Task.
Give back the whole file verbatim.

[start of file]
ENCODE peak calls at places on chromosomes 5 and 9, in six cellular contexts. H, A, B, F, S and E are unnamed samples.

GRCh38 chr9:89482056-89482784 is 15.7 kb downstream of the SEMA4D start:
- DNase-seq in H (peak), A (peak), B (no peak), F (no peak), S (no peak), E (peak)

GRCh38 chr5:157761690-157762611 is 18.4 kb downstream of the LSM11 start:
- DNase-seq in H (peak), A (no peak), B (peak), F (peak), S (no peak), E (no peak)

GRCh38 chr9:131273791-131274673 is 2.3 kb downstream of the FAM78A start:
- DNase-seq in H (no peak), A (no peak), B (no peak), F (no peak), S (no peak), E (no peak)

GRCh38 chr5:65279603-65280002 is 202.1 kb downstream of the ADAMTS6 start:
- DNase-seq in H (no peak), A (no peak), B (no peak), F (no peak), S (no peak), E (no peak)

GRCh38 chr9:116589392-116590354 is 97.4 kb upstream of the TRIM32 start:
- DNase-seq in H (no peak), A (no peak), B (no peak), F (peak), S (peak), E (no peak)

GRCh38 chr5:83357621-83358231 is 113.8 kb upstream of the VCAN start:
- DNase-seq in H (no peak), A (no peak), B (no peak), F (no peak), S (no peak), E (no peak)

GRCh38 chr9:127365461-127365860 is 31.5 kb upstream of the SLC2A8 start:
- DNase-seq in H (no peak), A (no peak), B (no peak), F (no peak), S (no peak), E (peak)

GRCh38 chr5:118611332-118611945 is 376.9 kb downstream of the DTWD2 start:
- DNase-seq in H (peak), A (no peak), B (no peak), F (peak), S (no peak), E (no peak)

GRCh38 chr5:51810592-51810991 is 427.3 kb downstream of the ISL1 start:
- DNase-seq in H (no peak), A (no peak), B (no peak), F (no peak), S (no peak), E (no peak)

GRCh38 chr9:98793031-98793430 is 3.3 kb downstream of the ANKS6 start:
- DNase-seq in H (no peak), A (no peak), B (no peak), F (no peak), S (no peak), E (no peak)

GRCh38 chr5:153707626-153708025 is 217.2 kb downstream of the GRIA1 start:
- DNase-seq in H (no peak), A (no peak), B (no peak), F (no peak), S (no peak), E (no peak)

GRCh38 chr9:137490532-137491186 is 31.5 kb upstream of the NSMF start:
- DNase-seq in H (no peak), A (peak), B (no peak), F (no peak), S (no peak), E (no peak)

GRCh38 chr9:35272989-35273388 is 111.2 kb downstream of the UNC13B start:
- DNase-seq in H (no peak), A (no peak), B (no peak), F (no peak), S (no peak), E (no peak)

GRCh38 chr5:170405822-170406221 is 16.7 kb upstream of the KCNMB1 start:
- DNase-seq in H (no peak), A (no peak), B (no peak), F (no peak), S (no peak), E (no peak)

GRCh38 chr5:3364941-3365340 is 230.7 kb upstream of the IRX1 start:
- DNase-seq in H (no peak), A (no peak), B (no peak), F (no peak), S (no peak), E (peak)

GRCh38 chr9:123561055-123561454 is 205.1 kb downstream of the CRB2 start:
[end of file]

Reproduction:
ENCODE peak calls at places on chromosomes 5 and 9, in six cellular contexts. H, A, B, F, S and E are unnamed samples.

GRCh38 chr9:89482056-89482784 is 15.7 kb downstream of the SEMA4D start:
- DNase-seq in H (peak), A (peak), B (no peak), F (no peak), S (no peak), E (peak)

GRCh38 chr5:157761690-157762611 is 18.4 kb downstream of the LSM11 start:
- DNase-seq in H (peak), A (no peak), B (peak), F (peak), S (no peak), E (no peak)

GRCh38 chr9:131273791-131274673 is 2.3 kb downstream of the FAM78A start:
- DNase-seq in H (no peak), A (no peak), B (no peak), F (no peak), S (no peak), E (no peak)

GRCh38 chr5:65279603-65280002 is 202.1 kb downstream of the ADAMTS6 start:
- DNase-seq in H (no peak), A (no peak), B (no peak), F (no peak), S (no peak), E (no peak)

GRCh38 chr9:116589392-116590354 is 97.4 kb upstream of the TRIM32 start:
- DNase-seq in H (no peak), A (no peak), B (no peak), F (peak), S (peak), E (no peak)

GRCh38 chr5:83357621-83358231 is 113.8 kb upstream of the VCAN start:
- DNase-seq in H (no peak), A (no peak), B (no peak), F (no peak), S (no peak), E (no peak)

GRCh38 chr9:127365461-127365860 is 31.5 kb upstream of the SLC2A8 start:
- DNase-seq in H (no peak), A (no peak), B (no peak), F (no peak), S (no peak), E (peak)

GRCh38 chr5:118611332-118611945 is 376.9 kb downstream of the DTWD2 start:
- DNase-seq in H (peak), A (no peak), B (no peak), F (peak), S (no peak), E (no peak)

GRCh38 chr5:51810592-51810991 is 427.3 kb downstream of the ISL1 start:
- DNase-seq in H (no peak), A (no peak), B (no peak), F (no peak), S (no peak), E (no peak)

GRCh38 chr9:98793031-98793430 is 3.3 kb downstream of the ANKS6 start:
- DNase-seq in H (no peak), A (no peak), B (no peak), F (no peak), S (no peak), E (no peak)

GRCh38 chr5:153707626-153708025 is 217.2 kb downstream of the GRIA1 start:
- DNase-seq in H (no peak), A (no peak), B (no peak), F (no peak), S (no peak), E (no peak)

GRCh38 chr9:137490532-137491186 is 31.5 kb upstream of the NSMF start:
- DNase-seq in H (no peak), A (peak), B (no peak), F (no peak), S (no peak), E (no peak)

GRCh38 chr9:35272989-35273388 is 111.2 kb downstream of the UNC13B start:
- DNase-seq in H (no peak), A (no peak), B (no peak), F (no peak), S (no peak), E (no peak)

GRCh38 chr5:170405822-170406221 is 16.7 kb upstream of the KCNMB1 start:
- DNase-seq in H (no peak), A (no peak), B (no peak), F (no peak), S (no peak), E (no peak)

GRCh38 chr5:3364941-3365340 is 230.7 kb upstream of the IRX1 start:
- DNase-seq in H (no peak), A (no peak), B (no peak), F (no peak), S (no peak), E (peak)

GRCh38 chr9:123561055-123561454 is 205.1 kb downstream of the CRB2 start: